Celebrating a legend: Palace presents star-studded benefit for Bruddah Waltah

Photo by Tracey Niimi/TN Photography “Bruddah Waltah” Aipolani flashes a shaka during the recording of “Our Kuleana.” The Palace Theater in downtown Hilo is presenting a benefit tribune concert July 29 at 7 p.m. to help the ailing singer pay for mounting medical expenses.

Astar-studded lineup of Big Island entertainers are coming together to put on a benefit show for one of their own, Bruddah Waltah Aipolani.

The concert line-up to celebrate “The Father of Hawaiian Reggae” — who’s suffering from liver cancer, has mounting medical expenses, and like many full-time musicians no health insurance — is impressive: Mark Yamanaka and Friends; Randy Lorenzo; Ben Kaili and Friends; Iwalani Kalima and Hula Halau O Kou Lima Nani E; Christy Leina‘ala Lassiter; Kalapana Awa Band with Ikaika Marzo; Lightning Larry Dupio; Russell Mauga — and, of course, Bruddah Waltah.


Ku‘ehu Mauga is the emcee.

The concert is 7 p.m. Friday at the Palace Theater in downtown Hilo. General admission tickets are still available on the Palace’s website at hilopalace.com. All proceeds go to Aipolani.

Despite undergoing chemotherapy for cancer, the 67-year-old Aipolani continues to perform and leaves everything on the stage, night after night.

“I had to tell him, ‘This is for you. We would just like you to do a couple of songs if you’re up for it,’” said Pepe Romero, a Hilo promoter and concert sound engineer. “He was talking about doing 45 minutes, an hour. But we want him to just enjoy the show and the love coming from his friends onstage and the audience. We’ve got him and his family set up with seats right down front.”

Romero, Phillips Payson, the Palace’s executive director, and Kalima, a kumu hula, are the driving forces behind the benefit show.

“I told Phillips about Waltah’s situation, and Phillips is the one who said, ‘Hey, let’s use the Palace.’ I said ‘How much?’ And he said, ‘No charge. Let’s just do it.’ He said, ‘You put it together. So Iwalani and I put it together,’” Romero said.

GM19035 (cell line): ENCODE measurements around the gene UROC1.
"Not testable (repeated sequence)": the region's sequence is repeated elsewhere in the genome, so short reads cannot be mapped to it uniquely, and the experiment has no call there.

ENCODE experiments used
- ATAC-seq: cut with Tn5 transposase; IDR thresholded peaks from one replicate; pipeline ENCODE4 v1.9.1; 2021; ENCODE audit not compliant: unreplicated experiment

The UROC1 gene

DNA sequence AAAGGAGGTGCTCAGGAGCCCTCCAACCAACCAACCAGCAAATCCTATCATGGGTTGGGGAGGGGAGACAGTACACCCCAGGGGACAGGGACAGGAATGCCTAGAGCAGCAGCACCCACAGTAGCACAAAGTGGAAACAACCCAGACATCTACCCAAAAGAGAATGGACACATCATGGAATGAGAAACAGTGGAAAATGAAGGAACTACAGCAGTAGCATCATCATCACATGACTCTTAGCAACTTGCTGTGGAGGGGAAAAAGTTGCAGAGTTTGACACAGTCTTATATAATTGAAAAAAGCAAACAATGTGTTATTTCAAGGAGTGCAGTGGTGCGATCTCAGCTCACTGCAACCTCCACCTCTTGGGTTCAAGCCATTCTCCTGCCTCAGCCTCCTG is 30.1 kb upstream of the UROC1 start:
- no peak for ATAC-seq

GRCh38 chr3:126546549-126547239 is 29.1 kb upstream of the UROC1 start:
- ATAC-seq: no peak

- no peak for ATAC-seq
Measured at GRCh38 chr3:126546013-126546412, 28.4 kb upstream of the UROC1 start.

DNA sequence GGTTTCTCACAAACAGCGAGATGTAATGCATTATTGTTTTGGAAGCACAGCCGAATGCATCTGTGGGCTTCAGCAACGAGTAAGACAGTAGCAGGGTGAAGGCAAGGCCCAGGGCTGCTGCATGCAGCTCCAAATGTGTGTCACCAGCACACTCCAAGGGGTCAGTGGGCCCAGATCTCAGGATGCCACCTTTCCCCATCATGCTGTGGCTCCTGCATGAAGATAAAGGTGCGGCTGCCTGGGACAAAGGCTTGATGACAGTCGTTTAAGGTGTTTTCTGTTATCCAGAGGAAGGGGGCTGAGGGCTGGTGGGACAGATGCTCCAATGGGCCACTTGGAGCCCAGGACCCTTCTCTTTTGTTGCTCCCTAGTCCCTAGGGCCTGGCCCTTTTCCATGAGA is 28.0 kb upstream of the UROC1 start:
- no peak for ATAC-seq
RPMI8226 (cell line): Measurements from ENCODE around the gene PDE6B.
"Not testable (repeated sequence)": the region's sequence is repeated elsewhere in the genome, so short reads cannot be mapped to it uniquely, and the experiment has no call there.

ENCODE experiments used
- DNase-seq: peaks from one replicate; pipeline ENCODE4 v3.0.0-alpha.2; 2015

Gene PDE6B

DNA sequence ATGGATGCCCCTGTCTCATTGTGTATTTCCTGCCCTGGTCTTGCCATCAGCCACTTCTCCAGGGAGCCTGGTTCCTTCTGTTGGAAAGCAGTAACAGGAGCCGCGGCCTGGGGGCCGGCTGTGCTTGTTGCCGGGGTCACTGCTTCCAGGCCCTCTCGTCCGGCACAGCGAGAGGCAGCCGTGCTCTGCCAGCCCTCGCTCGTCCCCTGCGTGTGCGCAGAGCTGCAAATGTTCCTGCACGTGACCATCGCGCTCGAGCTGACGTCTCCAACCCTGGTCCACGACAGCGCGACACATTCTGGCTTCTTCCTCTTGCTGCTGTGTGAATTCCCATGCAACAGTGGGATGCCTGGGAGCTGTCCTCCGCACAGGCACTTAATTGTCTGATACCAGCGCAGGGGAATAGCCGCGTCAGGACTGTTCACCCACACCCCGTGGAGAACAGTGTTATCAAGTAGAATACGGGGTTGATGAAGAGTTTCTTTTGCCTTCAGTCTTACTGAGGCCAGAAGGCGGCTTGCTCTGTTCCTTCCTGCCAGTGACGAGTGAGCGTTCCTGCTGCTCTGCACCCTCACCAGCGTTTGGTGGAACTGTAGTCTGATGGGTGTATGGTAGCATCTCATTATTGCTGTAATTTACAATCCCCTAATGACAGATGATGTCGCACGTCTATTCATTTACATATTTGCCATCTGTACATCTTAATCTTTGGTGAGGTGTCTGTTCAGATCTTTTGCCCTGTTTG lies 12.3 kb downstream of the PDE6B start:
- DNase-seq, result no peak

“Everybody I talked to said ‘yes.’”

Aipolani recorded two songs for the Palace Theater’s video series “Live From the Empty Palace”: “Church in an Old Hawaiian Town,” a 1938 hapa-haole tune by Johnny Noble that Aipolani re-popularized with his band, Island Afternoon; and “To Love Somebody,” the evergreen Bee Gees love ballad from their first album in 1967.

“Bruddah Waltah is such a pleasure to work with,” Payson said. “I’ve had only a limited scope of working with him, but so many people have come out to pay their respects and lend their talents, and we’re so excited.

“This event is really going to be a heartwarming, community-centric celebration.”

Yamanaka, one of Hawaiian music’s brightest stars, described Aipolani as “just a legend.”

“It’s amazing to get to know someone on a personal level you grew up listening to,” Yamanaka said. “That I can call him a friend is, like, wow!”

Asked what makes Aipolani an artist who has enjoyed three decades of staying power, Yamanaka replied, “Some artists shape themselves to amuse the public, but Bruddah Waltah stays true to himself and the music he loves.”

Added slack-key master Kaili, “Bruddah Waltah is a good man. His passion is for reggae, but he’s Hawaiian, all the way.”

Aipolani, who was born on Oahu, but spent much of his youth in Keaukaha, said his sister danced for Hawaiian legend Edith Kanaka‘ole, and there was always Hawaiian music in their house, but he expanded his horizons with rock ’n’ roll and reggae.

“I had my sister make a cassette tape of Bob Marley,” Aipolani said. And he was in the audience on May 6, 1979, when Marley played at the Waikiki Shell.

“That changed my life,” he said.

During the 1980s, reggae became the music of Hawaii’s youth, and Bruddah Waltah and Island Afternoon were in the forefront.

Their hits included “Keep Hawaiian Lands in Hawaiian Hands,” which was sung to Marley’s tune “Waiting in Vain,” “Sweet Lady of Waiahole,” “My Hawaiian Car,” Marley’s “No Woman, No Cry” with localized lyrics, and even a reggae version of the Beatles’ “Don’t Let Me Down.”

“With a full band and his voice, they sound just great,” Romero said.

Aipolani’s music still receives airplay. Asked what it’s like to hear his music on the radio, he replied, “Before, I would get all excited and stop what I was doing to listen. But now, I don’t know.”

Ever the trouper, Aipolani performed last month in Tacoma, Wash., and returned to the mainland Friday for the 4 Days of Aloha Festival in Vancouver, Wash., across the Columbia River from Portland, Ore. He also played with Ho‘aikane at the Na Hoku Hanohano Awards ceremony Thursday evening in Honolulu.

“I tell everybody, ‘I’m going ’til the wheels fall off,’” he said. ” Then, on my gravestone, it’s going to say, ‘The wheels fell off.’”

Aipolani’s love for music is obvious. Equally obvious is the love he has for his wife, Denise.

“I couldn’t do this all without her, because she’s a big help. Especially when I’m traveling,” he said. “I don’t tell her often enough.”

Aipolani said he’s looking forward to the Palace extravaganza.

“I’m overwhelmed by the love, the monetary donations, everything.”

Email John Burnett at jburnett@hawaiitribune-herald.com.

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